In general, effector T cells express a variety of MR that may be used alternatively or in combinations for migration and retention at sites of inflammation, which has led to the concept that expression of distinct MR combinations results in tissue-specific migration (Figure (Figure2).2). For example, there is considerable evidence that a specialized program develops in T cells that are primed in gut-associated lymphoid tissues (mesenteric LN and Peyer’s patches) that directs migration into the gut mucosa. Effector T cells in these sites preferentially express functional PSGL-1, α4β7, and CCR9, which support migration via P-selectin, MAdCAM-1, and CCL25, respectively, through the post capillary venules of the small intestine to enter the lamina propria and intraepithelial compartment (40, 41). CD103 (integrin αE)-expressing DC impart the intestinal homing signature on T cells during priming, although CD103-positive and -negative DC populations can both prime T cells (42, 43). The induction of α4β7 and CCR9 is driven by retinoic acid, which is specifically synthesized by gut-associated CD103-positive DC, but not by CD103-negative or extra-intestinal DC (44). This capacity of intestinal CD103-positive DC to produce retinoic acid is acquired via toll-like receptor signaling, presumably in response to interactions with the microbiota (45). In addition to CD103-positive DC, the stroma of the mesenteric LN also expresses high levels of retinoic acid-producing enzymes and may have a considerable effect on the intestinal homing signature of T cells (46). T cell migration to the gut epithelium leads to TGF-β-dependent induction of αEβ7 on the T cells, which contributes to the retention of both CD4+ and CD8+ effectors by engagement of epithelial cell-expressed E-cadherin. Once an effector response subsides, residual CD8+ T cells can remain in the epithelial compartment as memory cells by this mechanism. CD4+ T cells are primarily maintained in the lamina propria, where they may require the continued local exposure to antigen for persistence.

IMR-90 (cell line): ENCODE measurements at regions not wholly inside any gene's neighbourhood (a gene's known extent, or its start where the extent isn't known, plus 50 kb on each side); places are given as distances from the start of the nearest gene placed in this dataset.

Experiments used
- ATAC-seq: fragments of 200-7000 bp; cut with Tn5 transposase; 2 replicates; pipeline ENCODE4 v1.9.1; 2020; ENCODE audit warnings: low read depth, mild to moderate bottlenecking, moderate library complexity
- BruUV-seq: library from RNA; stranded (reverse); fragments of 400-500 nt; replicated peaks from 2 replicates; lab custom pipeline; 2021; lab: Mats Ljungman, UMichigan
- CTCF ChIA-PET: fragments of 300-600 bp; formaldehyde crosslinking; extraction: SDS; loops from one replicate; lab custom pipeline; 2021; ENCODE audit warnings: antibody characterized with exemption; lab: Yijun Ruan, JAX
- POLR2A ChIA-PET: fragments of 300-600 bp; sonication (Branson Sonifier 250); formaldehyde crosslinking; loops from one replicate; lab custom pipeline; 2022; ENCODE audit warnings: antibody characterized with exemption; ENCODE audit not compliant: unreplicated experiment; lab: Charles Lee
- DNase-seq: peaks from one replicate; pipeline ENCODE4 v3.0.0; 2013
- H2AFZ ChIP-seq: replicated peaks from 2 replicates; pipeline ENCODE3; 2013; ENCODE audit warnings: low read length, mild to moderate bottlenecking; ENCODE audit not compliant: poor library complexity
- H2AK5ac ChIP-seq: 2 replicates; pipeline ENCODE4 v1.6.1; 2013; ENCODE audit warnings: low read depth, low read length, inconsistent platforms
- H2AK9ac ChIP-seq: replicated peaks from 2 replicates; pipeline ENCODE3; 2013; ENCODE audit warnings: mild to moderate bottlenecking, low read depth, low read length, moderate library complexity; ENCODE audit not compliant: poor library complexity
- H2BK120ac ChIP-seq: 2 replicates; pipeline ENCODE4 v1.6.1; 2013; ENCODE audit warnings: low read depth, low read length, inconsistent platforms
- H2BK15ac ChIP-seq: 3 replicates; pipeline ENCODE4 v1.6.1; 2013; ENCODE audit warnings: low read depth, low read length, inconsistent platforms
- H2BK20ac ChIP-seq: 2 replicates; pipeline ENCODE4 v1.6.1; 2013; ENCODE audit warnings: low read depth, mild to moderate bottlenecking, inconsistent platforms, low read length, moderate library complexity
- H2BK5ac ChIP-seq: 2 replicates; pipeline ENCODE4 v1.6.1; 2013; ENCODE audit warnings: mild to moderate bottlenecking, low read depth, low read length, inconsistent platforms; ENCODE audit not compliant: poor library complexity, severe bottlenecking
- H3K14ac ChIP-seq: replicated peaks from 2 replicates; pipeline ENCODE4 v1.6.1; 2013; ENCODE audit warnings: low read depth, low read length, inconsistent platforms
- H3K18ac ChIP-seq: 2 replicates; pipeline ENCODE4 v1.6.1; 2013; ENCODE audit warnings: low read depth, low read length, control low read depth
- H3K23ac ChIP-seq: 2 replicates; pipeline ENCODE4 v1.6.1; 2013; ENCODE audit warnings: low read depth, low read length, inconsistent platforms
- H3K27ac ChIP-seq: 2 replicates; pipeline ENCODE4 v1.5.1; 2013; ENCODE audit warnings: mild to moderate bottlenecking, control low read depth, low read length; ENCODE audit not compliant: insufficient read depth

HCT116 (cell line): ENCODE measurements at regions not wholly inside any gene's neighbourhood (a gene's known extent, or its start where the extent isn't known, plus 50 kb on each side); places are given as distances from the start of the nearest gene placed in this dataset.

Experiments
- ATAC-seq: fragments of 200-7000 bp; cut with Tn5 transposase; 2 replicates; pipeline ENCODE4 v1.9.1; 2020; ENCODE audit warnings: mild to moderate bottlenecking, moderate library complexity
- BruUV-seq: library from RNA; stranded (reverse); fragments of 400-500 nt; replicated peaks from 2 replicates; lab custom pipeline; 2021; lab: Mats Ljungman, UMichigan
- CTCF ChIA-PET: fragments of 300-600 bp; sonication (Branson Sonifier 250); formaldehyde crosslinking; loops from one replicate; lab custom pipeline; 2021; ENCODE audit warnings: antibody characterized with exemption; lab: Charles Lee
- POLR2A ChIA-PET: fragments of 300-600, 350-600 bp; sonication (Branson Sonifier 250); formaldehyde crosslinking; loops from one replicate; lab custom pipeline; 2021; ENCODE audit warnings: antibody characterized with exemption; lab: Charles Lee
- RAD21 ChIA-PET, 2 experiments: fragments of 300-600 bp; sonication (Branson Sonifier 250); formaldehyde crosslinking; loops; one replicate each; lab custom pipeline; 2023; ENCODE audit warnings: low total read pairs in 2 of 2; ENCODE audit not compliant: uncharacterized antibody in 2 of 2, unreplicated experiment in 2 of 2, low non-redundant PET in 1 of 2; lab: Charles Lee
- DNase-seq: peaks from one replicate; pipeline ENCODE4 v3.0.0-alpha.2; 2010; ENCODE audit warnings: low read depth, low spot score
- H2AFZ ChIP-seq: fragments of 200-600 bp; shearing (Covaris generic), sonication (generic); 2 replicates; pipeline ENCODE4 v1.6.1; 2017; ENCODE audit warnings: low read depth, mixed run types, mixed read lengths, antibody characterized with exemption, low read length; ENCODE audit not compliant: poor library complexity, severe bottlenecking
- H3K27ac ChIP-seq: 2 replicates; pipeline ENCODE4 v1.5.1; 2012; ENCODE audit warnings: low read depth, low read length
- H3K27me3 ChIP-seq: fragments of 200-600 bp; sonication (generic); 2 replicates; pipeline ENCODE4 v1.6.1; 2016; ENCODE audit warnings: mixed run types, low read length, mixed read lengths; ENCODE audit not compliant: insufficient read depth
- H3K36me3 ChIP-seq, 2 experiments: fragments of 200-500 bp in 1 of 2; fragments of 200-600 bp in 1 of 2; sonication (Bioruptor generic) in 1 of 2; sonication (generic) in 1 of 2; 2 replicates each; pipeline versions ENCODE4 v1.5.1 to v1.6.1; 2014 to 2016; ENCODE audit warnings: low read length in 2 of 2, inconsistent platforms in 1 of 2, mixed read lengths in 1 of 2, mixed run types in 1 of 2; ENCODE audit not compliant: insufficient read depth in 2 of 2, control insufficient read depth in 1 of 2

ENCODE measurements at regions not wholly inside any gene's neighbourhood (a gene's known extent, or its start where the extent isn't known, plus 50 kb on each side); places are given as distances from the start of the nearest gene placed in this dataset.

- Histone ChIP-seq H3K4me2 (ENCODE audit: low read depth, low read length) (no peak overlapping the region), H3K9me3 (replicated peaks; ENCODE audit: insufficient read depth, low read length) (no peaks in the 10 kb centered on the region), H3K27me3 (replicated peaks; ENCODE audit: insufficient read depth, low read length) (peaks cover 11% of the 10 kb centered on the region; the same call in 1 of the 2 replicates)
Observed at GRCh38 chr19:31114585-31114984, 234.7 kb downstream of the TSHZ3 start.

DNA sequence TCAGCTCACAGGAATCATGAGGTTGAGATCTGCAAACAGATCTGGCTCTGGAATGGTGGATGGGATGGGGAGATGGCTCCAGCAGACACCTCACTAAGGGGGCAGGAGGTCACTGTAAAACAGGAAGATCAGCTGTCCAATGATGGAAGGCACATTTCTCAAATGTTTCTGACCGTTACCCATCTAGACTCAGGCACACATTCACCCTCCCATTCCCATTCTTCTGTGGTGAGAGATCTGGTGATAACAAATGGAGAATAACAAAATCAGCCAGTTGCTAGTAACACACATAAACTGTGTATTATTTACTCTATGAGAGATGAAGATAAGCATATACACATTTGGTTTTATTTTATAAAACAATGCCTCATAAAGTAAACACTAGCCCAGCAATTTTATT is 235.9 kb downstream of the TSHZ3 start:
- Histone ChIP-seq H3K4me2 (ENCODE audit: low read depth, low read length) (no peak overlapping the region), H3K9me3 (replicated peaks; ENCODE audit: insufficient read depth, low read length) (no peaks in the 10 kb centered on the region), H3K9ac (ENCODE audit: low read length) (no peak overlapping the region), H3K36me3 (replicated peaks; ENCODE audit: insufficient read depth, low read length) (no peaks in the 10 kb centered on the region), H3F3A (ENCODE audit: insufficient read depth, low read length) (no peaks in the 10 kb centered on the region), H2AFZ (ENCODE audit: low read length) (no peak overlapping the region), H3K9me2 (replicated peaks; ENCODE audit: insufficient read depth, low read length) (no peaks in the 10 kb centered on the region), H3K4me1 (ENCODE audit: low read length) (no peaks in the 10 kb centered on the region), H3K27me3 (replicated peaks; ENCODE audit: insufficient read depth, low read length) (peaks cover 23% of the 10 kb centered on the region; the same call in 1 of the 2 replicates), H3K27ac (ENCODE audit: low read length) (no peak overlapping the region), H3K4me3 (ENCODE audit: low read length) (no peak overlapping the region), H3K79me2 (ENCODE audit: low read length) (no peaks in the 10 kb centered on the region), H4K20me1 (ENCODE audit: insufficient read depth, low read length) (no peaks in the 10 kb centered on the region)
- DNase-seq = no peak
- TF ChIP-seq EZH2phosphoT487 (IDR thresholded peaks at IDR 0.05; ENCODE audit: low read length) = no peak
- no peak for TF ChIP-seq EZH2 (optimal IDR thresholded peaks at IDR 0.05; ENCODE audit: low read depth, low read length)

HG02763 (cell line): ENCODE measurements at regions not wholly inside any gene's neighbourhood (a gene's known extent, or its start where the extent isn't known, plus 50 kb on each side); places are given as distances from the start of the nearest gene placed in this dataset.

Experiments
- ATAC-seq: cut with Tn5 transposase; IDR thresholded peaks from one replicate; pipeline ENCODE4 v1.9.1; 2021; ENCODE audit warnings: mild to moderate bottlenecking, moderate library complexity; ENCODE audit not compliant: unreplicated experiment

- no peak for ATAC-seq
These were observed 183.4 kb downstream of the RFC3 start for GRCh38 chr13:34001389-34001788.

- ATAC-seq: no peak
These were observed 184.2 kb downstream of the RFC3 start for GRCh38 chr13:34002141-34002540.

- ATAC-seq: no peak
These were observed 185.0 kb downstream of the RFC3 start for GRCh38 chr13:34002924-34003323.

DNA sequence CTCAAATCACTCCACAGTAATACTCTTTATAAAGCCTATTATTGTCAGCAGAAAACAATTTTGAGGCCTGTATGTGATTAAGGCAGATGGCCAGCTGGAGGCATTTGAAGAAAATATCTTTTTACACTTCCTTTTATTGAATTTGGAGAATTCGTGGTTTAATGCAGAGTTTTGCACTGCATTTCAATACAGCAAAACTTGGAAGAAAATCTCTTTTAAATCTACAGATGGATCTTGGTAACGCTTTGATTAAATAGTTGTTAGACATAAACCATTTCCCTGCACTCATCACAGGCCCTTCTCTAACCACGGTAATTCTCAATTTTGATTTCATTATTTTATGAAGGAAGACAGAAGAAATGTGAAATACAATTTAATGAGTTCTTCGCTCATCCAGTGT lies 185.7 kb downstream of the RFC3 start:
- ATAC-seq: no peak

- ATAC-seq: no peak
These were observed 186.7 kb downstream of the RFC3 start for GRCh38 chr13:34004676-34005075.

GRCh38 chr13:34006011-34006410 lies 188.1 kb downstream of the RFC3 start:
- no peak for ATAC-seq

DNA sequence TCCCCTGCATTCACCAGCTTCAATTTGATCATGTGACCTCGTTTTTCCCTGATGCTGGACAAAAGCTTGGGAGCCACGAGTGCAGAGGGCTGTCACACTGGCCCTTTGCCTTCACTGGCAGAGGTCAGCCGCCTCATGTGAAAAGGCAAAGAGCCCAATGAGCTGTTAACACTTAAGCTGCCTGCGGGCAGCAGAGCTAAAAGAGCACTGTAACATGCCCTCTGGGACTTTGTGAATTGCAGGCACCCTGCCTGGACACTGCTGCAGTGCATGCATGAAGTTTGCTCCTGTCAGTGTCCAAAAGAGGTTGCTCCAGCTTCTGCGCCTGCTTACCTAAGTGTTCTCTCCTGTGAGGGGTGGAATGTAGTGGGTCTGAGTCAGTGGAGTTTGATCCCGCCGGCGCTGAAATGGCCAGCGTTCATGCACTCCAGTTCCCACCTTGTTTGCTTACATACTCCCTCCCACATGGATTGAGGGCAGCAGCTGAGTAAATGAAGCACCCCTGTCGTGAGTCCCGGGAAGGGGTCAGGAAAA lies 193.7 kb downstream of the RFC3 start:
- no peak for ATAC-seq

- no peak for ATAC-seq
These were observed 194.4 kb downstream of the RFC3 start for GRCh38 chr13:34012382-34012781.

A different program of MR usage is induced during priming of naïve T cells in skin-draining LN under inflammatory conditions. Both migrating Langerhans cells and conventional DC can present antigens to naïve T cells (47). Upon activation, these T cells express the cutaneous lymphocyte antigen, an inducible carbohydrate modification of PSGL-1 that preferentially binds to E-selectin on the endothelium of inflamed skin (48, 49). CD43 and CD44 expressed by T cells can also act to engage E-selectin. Although many chemokines can participate in migration of effector T cells to the skin depending on the characteristics of the infection or inflammation (50), the capacity for recruitment of effector T cells to the skin is primarily associated with expression of CCR8 and CCR10. While skin T cells express high levels of CCR4 and its ligands CCL17 and CCL22 are produced by epidermal keratinocytes and dermal fibroblasts, skin DC have not been shown to imprint CCR4 expression, which suggests that this MR is not exclusively a skin-homing molecule. Conversely, CCR8 expression on T cells is imprinted by epidermal keratinocytes, although the skin-specific factors that induce CCR8 remain unknown (51). CCR10 is also acquired by effector CD8+ T cells that migrate to skin in response to the epidermal chemokine CCL27. Analogous to intestinal imprinting, CCR10 expression is regulated by skin-draining DCs that synthesize the vitamin D3 metabolite, 1,25(OH)2D3 (52). While1,25(OH)2D3 suppresses α4β7 and CCR9 expression, it is not sufficient to induce a bona fide skin-homing program (i.e., other skin-homing receptors are not induced). Interestingly, retinoic acid inhibits the generation of T cells expressing these skin-homing receptors. The integrins LFA-1 and α4β1 can both mediate transmigration from the blood into the skin through engagement of their respective ligands, ICAM-1 and VCAM-1 (53). Expression of the αEβ7 integrin is also highly associated with skin-homing effector T cells and is thought to account for retention of effector cells that can make a transition to memory in situ [(54), see below].